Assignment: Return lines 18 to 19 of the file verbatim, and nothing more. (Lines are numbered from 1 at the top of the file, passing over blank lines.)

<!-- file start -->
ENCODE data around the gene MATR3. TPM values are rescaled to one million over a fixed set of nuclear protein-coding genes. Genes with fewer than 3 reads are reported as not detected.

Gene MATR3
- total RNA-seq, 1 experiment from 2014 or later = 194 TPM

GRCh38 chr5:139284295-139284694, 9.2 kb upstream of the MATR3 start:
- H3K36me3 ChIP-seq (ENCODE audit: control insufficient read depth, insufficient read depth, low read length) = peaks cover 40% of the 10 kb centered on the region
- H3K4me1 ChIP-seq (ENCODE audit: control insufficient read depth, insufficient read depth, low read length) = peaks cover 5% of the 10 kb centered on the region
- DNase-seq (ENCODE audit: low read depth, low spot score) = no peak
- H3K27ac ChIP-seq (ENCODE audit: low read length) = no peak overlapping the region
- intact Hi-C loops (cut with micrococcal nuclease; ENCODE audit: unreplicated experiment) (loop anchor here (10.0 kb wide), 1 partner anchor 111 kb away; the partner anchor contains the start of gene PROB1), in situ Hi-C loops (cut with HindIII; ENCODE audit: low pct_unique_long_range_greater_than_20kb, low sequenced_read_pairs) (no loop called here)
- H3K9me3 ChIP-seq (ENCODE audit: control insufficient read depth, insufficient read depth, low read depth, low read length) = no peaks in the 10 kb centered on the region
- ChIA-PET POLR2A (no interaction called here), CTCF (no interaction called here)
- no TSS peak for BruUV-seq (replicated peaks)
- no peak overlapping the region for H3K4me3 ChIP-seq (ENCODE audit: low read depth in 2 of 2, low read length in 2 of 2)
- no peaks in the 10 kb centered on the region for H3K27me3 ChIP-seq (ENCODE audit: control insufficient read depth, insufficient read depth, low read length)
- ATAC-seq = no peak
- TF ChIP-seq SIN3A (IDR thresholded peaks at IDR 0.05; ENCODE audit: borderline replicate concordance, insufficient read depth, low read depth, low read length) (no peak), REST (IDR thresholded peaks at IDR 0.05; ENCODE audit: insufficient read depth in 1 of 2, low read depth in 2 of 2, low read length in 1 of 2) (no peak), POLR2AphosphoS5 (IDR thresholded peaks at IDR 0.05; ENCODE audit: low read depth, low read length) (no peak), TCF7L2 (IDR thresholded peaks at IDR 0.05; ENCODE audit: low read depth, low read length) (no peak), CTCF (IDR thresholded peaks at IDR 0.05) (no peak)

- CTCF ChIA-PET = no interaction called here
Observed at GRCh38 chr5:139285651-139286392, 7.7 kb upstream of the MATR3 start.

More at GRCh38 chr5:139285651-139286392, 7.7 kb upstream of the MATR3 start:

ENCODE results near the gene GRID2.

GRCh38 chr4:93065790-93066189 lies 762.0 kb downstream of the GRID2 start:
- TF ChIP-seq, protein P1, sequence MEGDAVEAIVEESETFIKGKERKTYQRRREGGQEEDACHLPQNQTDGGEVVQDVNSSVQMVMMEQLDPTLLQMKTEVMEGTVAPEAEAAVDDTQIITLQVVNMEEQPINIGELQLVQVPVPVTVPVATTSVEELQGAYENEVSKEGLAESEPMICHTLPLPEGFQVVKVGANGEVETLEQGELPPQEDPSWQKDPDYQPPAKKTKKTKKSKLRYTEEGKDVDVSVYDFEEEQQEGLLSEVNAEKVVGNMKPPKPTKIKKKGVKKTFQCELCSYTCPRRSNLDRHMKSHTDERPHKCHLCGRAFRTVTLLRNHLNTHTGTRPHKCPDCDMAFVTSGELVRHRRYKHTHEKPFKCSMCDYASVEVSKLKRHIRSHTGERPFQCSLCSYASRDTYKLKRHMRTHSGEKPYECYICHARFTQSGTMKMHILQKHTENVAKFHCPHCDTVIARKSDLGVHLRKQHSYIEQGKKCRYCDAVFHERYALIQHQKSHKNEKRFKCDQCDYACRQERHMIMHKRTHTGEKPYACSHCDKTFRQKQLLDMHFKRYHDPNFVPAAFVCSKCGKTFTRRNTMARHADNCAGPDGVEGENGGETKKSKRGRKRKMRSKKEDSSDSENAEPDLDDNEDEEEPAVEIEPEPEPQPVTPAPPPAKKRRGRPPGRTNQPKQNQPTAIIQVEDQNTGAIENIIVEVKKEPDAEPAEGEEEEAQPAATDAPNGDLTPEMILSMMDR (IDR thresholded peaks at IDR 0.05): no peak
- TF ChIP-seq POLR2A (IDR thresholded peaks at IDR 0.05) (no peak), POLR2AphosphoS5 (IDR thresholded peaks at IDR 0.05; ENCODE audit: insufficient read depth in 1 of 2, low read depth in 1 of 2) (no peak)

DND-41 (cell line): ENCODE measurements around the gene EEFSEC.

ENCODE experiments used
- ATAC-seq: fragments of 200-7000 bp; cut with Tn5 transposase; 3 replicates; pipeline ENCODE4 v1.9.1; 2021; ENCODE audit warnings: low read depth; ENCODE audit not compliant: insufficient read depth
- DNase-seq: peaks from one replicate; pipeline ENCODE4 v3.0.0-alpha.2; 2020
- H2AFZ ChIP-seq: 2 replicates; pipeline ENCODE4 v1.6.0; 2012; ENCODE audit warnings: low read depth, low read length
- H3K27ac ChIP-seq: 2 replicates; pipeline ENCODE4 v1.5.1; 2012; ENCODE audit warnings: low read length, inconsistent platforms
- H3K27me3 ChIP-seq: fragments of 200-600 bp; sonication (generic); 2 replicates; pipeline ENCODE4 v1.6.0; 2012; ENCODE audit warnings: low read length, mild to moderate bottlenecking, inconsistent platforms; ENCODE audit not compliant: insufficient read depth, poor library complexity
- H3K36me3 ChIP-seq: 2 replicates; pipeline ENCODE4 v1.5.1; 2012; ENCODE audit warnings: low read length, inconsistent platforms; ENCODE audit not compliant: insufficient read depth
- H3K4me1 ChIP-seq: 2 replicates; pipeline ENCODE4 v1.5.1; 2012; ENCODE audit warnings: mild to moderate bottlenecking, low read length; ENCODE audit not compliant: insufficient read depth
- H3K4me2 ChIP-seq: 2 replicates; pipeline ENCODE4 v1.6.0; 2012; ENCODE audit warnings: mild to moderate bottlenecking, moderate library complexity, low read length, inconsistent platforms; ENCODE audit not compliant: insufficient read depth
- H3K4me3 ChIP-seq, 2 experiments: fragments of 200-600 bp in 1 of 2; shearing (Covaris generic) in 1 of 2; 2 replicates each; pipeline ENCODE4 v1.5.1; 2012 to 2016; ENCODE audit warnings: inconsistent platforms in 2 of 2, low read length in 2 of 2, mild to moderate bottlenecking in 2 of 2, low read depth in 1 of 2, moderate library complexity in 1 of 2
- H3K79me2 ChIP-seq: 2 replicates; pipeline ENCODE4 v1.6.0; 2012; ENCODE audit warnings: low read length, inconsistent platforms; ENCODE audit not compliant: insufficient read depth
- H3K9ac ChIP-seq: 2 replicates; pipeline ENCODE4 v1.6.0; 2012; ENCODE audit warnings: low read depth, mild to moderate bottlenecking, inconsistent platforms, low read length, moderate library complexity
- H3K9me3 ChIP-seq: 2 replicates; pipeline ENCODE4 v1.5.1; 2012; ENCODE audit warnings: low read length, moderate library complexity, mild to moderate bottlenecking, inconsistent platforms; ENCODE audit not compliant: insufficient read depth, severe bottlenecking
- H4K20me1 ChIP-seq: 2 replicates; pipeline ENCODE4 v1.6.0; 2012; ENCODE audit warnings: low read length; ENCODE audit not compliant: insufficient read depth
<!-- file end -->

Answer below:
Observed at GRCh38 chr5:139285651-139286392, 7.7 kb upstream of the MATR3 start.

More at GRCh38 chr5:139285651-139286392, 7.7 kb upstream of the MATR3 start: